I don't think you can make a field welcoming to someone who doesn't want to be in the field. What you can do is remove all the sexist bullshit around that field. You can stop harassment and expect people to act like adults. Definitely expect and enforce equal opportunity in the workplace. Welcome the females who want to be in this field as actual colleagues, and I think that if women will want to be in these fields, they will actually get into them.

Perhaps it is just that we are forcing it. Some women will pioneer their way into the field. Others will follow on, but still have a pioneering aspect. Eventually, there will be enough of a group of females in the business that less pioneering sorts will feel more comfortable. I think women will have to make their own home in these fields for themselves, even if it takes decades. One can't be made for them.

The problem is, when you force it, you start doing things like shifting money away from men to women for education and opportunities for advancement. That may get some women in the field, but the men may resent the hell out of them. The worst thing you can do to someone entering a field is suggest that they didn't earn their way into that field, but were instead coddled into it. And this starts tarring the women with interest and talent with the same brush as the women who didn't have the interest and the talent.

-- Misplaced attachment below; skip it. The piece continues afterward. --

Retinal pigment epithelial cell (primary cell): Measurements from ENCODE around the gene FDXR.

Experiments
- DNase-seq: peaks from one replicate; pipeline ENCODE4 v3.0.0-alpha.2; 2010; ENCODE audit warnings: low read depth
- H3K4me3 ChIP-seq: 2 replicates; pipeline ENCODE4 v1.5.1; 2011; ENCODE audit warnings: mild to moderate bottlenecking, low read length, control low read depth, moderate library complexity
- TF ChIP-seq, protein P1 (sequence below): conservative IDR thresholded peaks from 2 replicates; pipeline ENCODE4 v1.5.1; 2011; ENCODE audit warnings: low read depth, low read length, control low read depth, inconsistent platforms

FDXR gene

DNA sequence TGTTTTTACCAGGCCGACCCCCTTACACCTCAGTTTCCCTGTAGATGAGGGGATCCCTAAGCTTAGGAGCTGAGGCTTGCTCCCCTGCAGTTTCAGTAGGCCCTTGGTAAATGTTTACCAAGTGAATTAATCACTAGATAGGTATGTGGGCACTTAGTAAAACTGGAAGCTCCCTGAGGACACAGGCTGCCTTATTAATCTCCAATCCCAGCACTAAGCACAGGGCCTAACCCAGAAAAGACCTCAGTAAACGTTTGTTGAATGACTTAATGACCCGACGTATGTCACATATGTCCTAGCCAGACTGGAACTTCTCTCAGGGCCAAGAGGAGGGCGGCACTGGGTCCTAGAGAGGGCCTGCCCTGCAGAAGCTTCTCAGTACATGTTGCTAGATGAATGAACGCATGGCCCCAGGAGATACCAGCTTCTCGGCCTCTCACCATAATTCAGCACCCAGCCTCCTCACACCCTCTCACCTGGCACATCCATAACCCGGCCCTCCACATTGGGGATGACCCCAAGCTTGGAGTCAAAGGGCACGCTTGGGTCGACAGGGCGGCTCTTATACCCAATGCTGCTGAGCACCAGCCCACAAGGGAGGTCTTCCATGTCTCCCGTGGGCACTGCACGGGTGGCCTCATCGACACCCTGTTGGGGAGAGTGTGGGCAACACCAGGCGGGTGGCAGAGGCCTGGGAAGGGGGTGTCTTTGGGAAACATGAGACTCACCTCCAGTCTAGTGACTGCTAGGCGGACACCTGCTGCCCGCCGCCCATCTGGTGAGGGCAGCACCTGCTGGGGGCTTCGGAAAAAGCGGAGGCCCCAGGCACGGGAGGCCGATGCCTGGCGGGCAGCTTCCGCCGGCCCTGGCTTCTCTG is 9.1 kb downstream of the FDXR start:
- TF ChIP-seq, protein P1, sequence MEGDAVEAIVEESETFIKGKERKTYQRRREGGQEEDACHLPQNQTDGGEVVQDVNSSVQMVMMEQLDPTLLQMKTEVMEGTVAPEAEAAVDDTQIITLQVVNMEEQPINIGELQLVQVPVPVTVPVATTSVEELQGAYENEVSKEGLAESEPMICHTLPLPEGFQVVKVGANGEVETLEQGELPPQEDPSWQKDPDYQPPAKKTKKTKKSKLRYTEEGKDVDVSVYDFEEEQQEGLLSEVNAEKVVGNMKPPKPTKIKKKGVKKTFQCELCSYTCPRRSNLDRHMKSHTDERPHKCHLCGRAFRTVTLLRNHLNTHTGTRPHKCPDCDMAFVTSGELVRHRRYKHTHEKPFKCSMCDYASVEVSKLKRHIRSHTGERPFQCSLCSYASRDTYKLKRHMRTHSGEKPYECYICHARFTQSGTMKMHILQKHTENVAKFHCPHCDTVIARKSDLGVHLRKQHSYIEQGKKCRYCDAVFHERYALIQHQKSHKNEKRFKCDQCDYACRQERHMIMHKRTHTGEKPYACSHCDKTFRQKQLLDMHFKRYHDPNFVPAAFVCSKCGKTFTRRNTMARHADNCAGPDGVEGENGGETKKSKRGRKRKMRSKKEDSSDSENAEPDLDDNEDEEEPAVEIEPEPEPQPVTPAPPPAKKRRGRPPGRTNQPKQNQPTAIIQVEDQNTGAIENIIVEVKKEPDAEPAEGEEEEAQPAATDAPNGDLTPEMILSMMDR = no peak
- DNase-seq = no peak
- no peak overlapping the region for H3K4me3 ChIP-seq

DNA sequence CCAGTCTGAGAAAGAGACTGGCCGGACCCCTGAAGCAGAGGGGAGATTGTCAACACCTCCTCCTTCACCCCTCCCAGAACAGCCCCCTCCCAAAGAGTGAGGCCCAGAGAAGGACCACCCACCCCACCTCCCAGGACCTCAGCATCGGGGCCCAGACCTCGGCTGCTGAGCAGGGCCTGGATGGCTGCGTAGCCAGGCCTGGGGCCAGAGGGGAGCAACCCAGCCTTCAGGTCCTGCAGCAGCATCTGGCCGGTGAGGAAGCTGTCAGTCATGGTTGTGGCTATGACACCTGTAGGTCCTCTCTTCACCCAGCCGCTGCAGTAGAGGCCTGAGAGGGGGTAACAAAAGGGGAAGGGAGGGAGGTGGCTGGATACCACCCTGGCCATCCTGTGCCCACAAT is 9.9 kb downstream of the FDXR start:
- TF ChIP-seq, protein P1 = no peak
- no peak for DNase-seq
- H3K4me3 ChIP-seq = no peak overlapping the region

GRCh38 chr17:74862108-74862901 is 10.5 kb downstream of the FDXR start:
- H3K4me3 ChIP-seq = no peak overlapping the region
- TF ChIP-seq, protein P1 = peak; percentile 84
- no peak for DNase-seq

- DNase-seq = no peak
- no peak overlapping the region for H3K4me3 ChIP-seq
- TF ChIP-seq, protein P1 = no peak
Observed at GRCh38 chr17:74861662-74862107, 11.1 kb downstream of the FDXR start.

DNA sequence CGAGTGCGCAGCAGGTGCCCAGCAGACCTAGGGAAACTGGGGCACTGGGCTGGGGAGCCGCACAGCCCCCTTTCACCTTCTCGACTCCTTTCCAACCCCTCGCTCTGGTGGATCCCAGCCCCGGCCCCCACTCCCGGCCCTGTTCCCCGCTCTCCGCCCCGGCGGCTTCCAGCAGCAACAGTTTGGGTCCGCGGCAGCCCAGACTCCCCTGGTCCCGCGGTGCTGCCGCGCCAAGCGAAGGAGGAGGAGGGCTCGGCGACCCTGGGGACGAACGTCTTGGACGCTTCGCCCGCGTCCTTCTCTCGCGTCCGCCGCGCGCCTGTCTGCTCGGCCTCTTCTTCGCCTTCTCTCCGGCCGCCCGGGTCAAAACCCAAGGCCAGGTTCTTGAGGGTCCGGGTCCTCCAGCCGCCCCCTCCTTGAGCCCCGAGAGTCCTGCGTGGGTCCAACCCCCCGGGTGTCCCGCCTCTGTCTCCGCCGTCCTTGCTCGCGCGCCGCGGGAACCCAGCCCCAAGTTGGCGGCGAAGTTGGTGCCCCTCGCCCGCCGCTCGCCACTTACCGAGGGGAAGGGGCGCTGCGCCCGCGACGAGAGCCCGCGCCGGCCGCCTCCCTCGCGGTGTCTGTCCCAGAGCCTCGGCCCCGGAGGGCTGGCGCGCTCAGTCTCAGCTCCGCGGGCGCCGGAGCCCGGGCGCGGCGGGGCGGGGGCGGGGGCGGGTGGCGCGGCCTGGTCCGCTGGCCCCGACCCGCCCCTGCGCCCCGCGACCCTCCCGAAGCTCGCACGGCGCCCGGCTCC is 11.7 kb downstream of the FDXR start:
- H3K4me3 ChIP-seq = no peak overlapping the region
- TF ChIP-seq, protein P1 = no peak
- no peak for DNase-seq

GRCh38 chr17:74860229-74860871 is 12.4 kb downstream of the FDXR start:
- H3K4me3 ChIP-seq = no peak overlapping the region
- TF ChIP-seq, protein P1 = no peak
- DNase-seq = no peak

Comment: Re:Are you saying that criminals don't exist? (Score 1) 163

by tnk1 (#49758869) Attached to: 'Prisonized' Neighborhoods Make Recidivism More Likely

Actually, I am not stating anything about skin color. Ethnicity can mean "Irish" or "Italian", and it certainly used to be a problem back in the day. Of course, it doesn't help if you are both brown and foreign.

And I am not suggesting that we'll always have a "high" population in jail, however, there will be a tendency for it to be high-er. That's because the groups in power become fearful of a larger segment of the population. The "high" prison population in the US is that, but also the War on Drugs, which inflates the crap out of the statistics by locking up people in prison with hard time who wouldn't even be in jail in other countries.

Still, I want to be clear. Pointing at Finland, which is ethnically homogeneous and the size of a moderately sized US state, is a complete apples to oranges comparison and is not incredibly helpful. It's sort of like someone in a gated community around a golf course asking why those inner city youths can't manage to behave themselves.

Comment: Re:Are you saying that criminals don't exist? (Score 4, Insightful) 163

by tnk1 (#49755189) Attached to: 'Prisonized' Neighborhoods Make Recidivism More Likely

Well for one thing, the population of Denmark is 89.6% Danish. Finland is effectively ethnically homogeneous as well.

Homogeneity breeds better understanding and better community outcomes. Less fear of the other, more ability to emphasize with your neighbor who happened to get in trouble.